Theater & dance

Family ties add layers to Huntington’s ‘Awake and Sing’

Actor Will LeBow (above) and director Melia Bensussen view Clifford Odets’s 1935 play from a common background, but disagree on whether it’s a hopeful or cautionary tale.

Aram Boghosian for The Boston Globe

Actor Will LeBow (above) and director Melia Bensussen view Clifford Odets’s 1935 play from a common background, but disagree on whether it’s a hopeful or cautionary tale.

Aram Boghosian for The Boston Globe

Director Melia Bensussen.

Director Melia Bensussen and actor Will LeBow are both originally from New York, raised in families steeped in the Jewish tradition. Bensussen’s uncle was a devotee of the arts, particularly the socially progressive productions of the Group Theatre. LeBow’s grandfather was a director, actor, and playwright in the Yiddish theater. And both actor and director are working together on the Huntington Theatre Company’s production of “Awake and Sing,” Clifford Odets’s 1935 play about a Jewish family struggling to survive in the Bronx.

But while they share a common background, that’s where the similarities end. She sees the play, which was originally produced by the Group Theatre, as a hopeful call to action. He sees it as a cautionary tale about how a toxic family dynamic can stifle the soul. And that’s what is fascinating about their work together on the production, which begins previews Friday and runs through Dec. 7 at the Boston University Theatre.

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“The actors come from so many different backgrounds and generations, and their experiences of Jewishness in America impacts how they view the Jewishness in the play,” Bensussen says, adding that it was the first mainstream play to feature a Jewish family on Broadway.

In fact, Bensussen, 52, is almost giddy with nostalgia when she discusses the play. She practically skips into a rehearsal room to show a visitor a display of old black-and-white newspaper pages and placards from the 1930s. One features a banner headline screaming in capital letters: “Three Slain in Texas Strike: Blame Aliens.” Determined faces peer from the photos, images of progressive Jewish intellectuals who got their hands dirty in the labor movement of the 1930s. “They look like my relatives,’’ says Bensussen, who is also chairwoman of the performing arts department at Emerson College. “This is a world I recognize.”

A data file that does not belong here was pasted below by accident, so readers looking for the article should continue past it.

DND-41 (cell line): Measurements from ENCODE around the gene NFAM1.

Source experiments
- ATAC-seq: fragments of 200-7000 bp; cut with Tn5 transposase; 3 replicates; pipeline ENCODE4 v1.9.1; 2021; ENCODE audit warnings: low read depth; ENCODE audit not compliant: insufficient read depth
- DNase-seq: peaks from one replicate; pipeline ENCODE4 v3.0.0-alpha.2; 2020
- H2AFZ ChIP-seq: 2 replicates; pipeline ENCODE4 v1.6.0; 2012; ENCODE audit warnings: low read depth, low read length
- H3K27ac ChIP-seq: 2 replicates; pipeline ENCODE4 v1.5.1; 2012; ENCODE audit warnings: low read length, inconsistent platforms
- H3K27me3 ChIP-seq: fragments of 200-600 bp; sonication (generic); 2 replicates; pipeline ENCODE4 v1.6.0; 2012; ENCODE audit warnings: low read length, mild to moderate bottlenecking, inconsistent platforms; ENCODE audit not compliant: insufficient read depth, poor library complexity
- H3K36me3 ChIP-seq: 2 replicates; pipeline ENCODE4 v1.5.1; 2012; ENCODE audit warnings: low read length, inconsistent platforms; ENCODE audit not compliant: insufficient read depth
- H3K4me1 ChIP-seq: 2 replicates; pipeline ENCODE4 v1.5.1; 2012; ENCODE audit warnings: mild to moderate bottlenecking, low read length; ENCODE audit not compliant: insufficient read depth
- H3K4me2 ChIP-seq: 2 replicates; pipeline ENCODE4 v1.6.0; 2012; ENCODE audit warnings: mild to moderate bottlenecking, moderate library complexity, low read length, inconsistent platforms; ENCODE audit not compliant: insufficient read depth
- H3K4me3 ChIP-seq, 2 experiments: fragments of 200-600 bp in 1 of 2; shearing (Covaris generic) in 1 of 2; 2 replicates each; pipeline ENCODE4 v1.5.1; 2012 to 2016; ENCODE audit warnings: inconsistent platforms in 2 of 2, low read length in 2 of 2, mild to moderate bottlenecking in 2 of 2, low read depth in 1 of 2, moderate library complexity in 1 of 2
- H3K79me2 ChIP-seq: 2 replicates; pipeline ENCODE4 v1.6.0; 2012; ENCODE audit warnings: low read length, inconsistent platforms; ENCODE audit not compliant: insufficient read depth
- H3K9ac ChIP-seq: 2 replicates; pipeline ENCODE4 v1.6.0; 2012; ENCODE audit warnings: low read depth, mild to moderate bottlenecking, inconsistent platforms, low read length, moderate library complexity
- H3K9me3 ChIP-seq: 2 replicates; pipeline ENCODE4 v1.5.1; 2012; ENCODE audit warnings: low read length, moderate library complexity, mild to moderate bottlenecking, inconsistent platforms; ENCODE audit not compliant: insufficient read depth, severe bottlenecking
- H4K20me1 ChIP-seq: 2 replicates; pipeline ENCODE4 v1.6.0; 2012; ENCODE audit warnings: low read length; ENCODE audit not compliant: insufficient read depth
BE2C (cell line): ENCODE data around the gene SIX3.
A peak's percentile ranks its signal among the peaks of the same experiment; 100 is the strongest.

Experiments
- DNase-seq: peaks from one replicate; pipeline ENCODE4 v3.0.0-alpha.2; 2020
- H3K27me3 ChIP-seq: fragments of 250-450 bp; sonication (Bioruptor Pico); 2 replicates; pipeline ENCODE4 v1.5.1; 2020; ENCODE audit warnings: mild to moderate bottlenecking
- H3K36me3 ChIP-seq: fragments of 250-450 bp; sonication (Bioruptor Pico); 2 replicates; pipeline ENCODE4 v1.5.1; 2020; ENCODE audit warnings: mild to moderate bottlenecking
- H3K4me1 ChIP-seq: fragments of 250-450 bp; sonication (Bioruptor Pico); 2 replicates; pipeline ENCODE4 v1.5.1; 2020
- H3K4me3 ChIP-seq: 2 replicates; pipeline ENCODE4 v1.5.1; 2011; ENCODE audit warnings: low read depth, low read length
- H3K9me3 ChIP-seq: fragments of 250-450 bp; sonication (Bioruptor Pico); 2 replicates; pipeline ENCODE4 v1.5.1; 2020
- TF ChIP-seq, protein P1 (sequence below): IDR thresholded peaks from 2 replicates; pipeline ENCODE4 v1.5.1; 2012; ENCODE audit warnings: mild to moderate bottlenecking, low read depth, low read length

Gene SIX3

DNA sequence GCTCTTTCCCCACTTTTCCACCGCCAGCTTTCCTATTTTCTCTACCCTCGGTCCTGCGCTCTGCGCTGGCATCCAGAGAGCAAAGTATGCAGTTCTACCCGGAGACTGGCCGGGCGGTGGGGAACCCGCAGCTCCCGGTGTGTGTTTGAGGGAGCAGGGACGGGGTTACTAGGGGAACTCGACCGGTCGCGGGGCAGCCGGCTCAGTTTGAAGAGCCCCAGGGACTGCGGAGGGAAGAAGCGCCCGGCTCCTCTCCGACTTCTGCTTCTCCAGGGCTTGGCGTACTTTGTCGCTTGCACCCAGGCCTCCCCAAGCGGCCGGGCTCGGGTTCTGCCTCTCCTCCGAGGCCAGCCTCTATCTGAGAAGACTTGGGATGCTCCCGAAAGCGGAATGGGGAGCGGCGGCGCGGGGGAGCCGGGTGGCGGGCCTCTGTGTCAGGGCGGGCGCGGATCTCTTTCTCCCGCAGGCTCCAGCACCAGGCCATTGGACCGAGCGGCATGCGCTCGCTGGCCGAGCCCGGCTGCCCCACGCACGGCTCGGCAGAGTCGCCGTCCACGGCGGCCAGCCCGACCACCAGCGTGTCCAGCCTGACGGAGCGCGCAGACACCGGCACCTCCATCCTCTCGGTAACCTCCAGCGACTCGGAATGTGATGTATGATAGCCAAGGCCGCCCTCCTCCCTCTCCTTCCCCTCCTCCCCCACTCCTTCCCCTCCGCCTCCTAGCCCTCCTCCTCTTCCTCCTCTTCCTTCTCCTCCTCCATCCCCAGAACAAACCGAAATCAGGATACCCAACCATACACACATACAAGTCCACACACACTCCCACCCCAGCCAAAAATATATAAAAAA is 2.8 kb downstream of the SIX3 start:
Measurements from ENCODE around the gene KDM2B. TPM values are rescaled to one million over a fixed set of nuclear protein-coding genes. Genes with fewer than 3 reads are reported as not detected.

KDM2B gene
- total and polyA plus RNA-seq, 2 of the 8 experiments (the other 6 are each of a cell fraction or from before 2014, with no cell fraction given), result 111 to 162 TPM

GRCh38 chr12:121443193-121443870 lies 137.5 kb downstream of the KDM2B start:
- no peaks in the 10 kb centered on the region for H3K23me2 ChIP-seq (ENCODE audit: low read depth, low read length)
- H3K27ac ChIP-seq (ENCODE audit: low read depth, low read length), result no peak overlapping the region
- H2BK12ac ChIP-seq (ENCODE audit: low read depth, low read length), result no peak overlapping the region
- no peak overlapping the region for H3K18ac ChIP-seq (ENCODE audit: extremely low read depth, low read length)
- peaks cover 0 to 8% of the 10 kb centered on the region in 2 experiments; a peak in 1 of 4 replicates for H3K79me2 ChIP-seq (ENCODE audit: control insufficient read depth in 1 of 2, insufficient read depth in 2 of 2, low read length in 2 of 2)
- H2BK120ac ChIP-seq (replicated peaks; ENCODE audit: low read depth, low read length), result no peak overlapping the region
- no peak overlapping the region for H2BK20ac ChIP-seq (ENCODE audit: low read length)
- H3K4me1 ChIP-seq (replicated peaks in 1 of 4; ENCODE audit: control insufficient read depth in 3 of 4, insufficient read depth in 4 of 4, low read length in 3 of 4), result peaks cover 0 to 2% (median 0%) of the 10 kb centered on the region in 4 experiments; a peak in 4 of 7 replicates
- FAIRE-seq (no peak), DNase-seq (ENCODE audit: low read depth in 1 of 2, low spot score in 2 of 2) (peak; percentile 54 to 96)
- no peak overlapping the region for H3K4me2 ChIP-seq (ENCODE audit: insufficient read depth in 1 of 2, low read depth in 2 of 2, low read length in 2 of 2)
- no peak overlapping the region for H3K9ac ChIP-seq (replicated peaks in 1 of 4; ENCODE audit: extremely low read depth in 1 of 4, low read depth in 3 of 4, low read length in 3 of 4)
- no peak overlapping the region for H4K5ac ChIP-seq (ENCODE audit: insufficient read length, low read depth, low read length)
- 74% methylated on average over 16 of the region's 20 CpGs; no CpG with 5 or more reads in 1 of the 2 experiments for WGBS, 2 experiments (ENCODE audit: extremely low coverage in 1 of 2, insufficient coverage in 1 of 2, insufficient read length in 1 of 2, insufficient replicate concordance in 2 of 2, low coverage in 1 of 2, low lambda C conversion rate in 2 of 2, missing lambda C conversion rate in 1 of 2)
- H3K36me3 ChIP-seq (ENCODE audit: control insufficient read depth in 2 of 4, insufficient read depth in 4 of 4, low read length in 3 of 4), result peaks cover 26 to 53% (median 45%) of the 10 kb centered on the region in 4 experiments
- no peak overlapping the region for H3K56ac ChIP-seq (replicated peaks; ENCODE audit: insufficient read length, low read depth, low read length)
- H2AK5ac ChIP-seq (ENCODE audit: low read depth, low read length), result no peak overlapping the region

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The members of the Group Theatre were passionately involved in the leftist politics of their time. Odets’s “Waiting for Lefty,” which also debuted in 1935, was a not-so-subtle call for workers to strike. Bensussen’s family shared those progressive beliefs. Many of her relatives were blacklisted during the McCarthy Era, and her grandfather appeared before the House Un-American Activities Committee.


As such, she feels both a personal and political connection to “Awake and Sing.” The younger generations in the play bicker about money and propriety, but the Marxist grandfather, Jacob, insists, “Life shouldn’t be printed on dollar bills.” He is the moral conscience of the play and urges his grandson to move beyond the domestic drama and work for a larger cause. “There is talk in the play of hope and revolution, and I was raised on those beliefs,” Bensussen says.

But while the character of Jacob represents a call for social justice, the family itself is mired in its own internal battles. The mother, Bessie, is a meddler who is not above forcing an unwanted marriage or standing between a young man and his lover. “The intense family dynamic feels familiar from my childhood,” the director says. “I come from the same genetic stock.”

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Bensussen knows these people, and she has compassion for all of them, even the matriarch. “It is easy to vilify the mother, but a mother fighting for the survival of her family is an epic creature,’’ she says. “Her humanity is in there. No one in the play is bad, but people behave badly because they are not putting the greater good first.”